The Fairfax County schools chief expanded on his proposals to change discipline policies Friday and said the reforms would cost more than $450,000.

In a written statement , Superintendent Jack D. Dale put forth a plan that would bring supportive services into a disciplinary process that has been criticized as too punitive by some parents and school activists.

Under the proposal, case managers would be assigned to students who are on suspension more than 10 days to ensure they are able to keep up with their work.

Students disciplined for first-time substance-abuse offenses would go to a five-day alcohol and drug program, which also would provide academic support and time for assignments.

Screening would be done for emotional issues, and if necessary support would be provided by school social workers, psychologists or counselors, Dale said.

Dale’s expanded proposals come as the Fairfax County School Board is set to deliberate on discipline issues again Monday afternoon.

His statement did not directly address concerns about using school transfers as disciplinary consequences.

The plan would allow the recording of disciplinary hearings to which parents could listen; it did not provide for getting copies of recordings, as previously suggested by a school official. Exit surveys would be conducted to track satisfaction with hearings.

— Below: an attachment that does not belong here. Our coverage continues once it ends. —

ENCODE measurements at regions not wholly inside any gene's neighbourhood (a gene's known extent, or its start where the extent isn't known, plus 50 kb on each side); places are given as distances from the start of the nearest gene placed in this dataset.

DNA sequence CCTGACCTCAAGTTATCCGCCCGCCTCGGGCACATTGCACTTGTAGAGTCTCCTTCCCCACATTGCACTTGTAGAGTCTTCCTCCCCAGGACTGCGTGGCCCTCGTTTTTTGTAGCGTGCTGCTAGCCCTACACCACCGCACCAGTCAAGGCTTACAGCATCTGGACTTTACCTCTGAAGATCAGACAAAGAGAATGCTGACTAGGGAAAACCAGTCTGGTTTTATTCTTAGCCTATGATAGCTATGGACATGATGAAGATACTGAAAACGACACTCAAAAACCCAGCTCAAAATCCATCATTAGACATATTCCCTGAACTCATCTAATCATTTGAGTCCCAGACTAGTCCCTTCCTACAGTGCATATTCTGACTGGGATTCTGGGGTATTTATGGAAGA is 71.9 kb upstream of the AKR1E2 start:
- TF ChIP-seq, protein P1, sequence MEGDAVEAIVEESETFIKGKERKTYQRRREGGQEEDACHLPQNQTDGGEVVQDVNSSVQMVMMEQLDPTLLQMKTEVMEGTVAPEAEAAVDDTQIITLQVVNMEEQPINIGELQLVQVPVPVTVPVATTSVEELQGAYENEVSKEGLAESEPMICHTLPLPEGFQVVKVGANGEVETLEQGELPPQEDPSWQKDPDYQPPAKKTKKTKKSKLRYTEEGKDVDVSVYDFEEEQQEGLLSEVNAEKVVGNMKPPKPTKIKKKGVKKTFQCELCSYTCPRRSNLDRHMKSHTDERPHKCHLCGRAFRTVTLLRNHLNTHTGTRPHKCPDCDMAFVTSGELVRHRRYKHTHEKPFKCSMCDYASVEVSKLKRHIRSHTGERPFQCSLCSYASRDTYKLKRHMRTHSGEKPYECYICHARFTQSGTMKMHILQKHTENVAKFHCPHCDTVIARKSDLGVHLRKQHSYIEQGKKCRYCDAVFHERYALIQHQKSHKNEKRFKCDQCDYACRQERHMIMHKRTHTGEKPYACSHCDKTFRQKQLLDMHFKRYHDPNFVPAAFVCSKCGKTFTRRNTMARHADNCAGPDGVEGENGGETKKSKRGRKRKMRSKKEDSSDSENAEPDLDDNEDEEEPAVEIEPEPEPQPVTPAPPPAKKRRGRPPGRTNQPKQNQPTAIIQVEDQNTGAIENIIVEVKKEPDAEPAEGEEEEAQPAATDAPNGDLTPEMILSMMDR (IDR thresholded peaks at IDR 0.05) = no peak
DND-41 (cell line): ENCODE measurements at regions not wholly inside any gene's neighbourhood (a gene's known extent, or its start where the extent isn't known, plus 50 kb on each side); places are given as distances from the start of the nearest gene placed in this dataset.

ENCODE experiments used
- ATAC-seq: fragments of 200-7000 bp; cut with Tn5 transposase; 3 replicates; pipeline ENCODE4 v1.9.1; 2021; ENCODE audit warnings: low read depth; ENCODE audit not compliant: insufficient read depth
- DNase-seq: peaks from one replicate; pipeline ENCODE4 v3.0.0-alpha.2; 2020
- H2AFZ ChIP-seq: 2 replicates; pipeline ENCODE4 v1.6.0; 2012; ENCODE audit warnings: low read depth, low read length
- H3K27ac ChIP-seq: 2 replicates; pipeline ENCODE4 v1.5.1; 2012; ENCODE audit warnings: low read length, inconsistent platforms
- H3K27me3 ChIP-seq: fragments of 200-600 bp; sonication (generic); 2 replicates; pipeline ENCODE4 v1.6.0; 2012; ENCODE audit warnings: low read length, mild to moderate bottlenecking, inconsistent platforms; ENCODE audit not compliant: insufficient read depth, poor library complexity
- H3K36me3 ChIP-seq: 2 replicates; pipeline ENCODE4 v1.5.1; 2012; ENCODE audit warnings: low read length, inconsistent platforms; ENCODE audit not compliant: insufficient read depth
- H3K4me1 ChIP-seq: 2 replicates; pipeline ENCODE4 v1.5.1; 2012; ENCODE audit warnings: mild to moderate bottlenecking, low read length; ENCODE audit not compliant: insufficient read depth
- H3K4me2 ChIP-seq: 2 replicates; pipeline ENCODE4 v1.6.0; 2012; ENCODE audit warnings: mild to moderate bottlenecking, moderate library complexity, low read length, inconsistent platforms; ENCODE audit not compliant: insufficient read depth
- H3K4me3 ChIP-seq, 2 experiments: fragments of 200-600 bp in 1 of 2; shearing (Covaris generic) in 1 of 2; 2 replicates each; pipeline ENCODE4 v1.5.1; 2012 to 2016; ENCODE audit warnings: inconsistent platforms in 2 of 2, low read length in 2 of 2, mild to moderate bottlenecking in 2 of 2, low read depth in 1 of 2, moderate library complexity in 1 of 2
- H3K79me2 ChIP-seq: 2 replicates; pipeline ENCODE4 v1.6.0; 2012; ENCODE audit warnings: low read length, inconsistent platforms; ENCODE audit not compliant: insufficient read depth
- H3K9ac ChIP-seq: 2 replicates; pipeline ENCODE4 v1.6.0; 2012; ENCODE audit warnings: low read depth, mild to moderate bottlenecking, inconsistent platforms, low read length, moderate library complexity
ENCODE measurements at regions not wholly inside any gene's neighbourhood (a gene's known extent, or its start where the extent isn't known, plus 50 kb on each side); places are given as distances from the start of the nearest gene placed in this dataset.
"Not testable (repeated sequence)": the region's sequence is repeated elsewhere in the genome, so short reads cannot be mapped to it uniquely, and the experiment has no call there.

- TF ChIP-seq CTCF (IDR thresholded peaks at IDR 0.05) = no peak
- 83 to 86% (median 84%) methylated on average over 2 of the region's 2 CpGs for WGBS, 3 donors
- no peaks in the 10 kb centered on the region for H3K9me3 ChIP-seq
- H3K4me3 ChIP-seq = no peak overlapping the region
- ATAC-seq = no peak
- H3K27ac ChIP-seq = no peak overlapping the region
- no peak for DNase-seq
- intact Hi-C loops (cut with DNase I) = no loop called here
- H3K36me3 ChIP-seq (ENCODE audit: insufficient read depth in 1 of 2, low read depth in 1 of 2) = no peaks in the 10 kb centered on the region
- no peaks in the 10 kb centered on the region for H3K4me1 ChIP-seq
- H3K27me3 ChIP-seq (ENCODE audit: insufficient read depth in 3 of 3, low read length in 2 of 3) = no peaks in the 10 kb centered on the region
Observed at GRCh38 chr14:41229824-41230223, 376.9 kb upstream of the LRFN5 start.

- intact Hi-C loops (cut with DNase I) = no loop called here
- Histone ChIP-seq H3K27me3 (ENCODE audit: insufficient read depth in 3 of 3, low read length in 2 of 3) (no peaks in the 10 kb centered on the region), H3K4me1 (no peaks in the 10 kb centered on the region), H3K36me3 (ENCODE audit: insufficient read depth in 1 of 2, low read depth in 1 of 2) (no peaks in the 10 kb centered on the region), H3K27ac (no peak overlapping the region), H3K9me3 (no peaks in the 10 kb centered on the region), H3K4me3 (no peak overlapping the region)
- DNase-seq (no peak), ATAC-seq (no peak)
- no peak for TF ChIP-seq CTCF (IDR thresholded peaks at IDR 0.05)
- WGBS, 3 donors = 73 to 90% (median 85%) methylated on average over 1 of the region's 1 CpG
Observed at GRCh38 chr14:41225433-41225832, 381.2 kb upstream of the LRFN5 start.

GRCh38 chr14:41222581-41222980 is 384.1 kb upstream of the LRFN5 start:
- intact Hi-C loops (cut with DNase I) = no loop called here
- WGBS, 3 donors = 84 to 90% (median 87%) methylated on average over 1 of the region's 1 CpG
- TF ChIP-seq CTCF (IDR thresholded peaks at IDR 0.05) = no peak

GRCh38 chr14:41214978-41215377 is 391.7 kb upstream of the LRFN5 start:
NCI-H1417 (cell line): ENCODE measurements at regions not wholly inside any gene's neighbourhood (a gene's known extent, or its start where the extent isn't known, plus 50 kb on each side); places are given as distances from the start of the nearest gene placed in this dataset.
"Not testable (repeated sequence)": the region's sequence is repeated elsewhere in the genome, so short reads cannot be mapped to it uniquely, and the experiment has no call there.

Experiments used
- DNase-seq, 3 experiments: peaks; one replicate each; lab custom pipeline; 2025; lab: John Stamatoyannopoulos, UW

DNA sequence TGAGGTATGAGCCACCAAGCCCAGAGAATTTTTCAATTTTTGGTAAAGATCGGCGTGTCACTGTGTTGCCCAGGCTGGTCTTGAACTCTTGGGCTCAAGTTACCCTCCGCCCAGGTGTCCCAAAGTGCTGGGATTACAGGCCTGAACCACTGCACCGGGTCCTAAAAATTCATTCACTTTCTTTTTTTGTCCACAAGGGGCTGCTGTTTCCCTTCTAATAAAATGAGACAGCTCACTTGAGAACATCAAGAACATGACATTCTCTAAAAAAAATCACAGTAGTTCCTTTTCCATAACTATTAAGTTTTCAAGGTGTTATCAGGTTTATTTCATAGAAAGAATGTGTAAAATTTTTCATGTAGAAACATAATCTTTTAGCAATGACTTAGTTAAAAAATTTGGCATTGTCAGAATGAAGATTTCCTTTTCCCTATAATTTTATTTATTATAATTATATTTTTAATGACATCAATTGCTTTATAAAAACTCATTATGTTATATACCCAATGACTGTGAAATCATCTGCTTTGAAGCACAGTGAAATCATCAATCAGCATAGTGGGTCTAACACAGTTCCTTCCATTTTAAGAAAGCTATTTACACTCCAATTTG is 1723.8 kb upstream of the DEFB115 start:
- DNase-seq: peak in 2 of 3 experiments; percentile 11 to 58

The plan proposed “quick guides” to student conduct and video presentations for students about likely consequences of disciplinary infractions. Dale said the school system would collect and analyze data related to the disciplinary system and its impact.

Dale’s recommendations include bringing to administrators at all middle and high schools training in disciplinary practices that, instead of focusing on punishment, seek to repair harm caused by infractions through a process called “restorative justice.” The recommendations envision more staff training for proceedings involving students with disabilities and new guidelines to help principals as they encounter students who have their own prescription drugs.

Fairfax officials did not respond to calls for comment late Friday.